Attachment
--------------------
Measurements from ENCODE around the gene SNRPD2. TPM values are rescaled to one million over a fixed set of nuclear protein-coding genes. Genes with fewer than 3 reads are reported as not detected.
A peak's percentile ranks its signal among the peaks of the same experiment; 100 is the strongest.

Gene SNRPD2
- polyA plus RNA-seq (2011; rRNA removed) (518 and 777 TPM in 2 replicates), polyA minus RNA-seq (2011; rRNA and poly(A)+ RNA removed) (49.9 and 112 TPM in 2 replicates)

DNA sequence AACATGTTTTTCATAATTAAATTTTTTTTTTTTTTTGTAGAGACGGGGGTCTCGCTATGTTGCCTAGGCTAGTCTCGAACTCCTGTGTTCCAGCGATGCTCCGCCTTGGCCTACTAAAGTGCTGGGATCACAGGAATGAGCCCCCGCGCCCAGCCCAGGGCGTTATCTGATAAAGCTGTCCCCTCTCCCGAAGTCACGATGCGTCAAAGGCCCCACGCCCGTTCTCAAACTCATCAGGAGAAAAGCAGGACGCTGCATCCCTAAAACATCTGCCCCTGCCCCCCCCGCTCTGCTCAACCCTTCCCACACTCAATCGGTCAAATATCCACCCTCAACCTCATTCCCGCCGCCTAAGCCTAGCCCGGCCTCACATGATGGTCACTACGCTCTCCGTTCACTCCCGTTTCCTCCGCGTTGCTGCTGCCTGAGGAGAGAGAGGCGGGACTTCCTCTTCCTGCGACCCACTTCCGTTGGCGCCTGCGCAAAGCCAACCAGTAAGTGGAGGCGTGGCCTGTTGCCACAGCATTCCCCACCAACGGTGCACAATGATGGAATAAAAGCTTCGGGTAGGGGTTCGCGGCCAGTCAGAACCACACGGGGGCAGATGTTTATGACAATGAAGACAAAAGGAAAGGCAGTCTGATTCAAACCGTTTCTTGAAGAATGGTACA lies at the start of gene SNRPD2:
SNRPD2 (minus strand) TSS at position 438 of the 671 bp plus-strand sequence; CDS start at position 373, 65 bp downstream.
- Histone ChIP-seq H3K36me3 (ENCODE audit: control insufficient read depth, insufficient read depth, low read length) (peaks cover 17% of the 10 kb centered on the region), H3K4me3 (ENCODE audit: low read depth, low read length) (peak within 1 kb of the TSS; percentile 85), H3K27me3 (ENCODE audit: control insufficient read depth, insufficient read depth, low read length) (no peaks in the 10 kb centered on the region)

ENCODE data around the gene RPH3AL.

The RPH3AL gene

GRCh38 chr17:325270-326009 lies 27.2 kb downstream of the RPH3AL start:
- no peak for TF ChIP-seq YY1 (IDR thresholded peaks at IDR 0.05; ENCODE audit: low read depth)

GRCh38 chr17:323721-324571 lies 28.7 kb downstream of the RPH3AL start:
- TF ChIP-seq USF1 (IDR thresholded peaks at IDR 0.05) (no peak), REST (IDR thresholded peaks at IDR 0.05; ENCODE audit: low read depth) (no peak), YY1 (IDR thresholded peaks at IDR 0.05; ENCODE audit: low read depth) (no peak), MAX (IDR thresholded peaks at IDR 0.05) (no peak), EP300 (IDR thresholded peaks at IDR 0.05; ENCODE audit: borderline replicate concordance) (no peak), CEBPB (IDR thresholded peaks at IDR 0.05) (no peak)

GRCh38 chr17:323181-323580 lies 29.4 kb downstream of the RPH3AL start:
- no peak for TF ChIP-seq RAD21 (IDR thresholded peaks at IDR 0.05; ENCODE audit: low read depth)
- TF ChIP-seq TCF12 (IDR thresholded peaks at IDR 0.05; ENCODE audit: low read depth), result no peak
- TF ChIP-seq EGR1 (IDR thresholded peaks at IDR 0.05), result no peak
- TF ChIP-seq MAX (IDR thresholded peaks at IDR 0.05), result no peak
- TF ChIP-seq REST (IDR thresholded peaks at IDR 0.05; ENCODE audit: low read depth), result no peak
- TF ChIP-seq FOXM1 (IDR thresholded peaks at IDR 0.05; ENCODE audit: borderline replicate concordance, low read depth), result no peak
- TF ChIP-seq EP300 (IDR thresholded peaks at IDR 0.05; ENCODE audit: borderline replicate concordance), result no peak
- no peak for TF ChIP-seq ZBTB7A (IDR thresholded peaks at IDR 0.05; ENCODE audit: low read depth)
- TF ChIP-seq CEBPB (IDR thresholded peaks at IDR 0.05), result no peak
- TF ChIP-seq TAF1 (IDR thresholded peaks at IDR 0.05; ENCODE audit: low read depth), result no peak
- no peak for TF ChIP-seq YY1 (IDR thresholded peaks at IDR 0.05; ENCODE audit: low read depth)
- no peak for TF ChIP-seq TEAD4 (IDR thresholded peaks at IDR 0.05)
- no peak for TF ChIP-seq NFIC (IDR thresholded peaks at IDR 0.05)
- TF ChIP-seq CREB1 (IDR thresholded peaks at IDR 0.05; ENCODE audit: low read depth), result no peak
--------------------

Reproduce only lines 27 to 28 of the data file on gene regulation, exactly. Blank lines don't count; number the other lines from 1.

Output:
- no peak for TF ChIP-seq NFIC (IDR thresholded peaks at IDR 0.05)
- TF ChIP-seq CREB1 (IDR thresholded peaks at IDR 0.05; ENCODE audit: low read depth), result no peak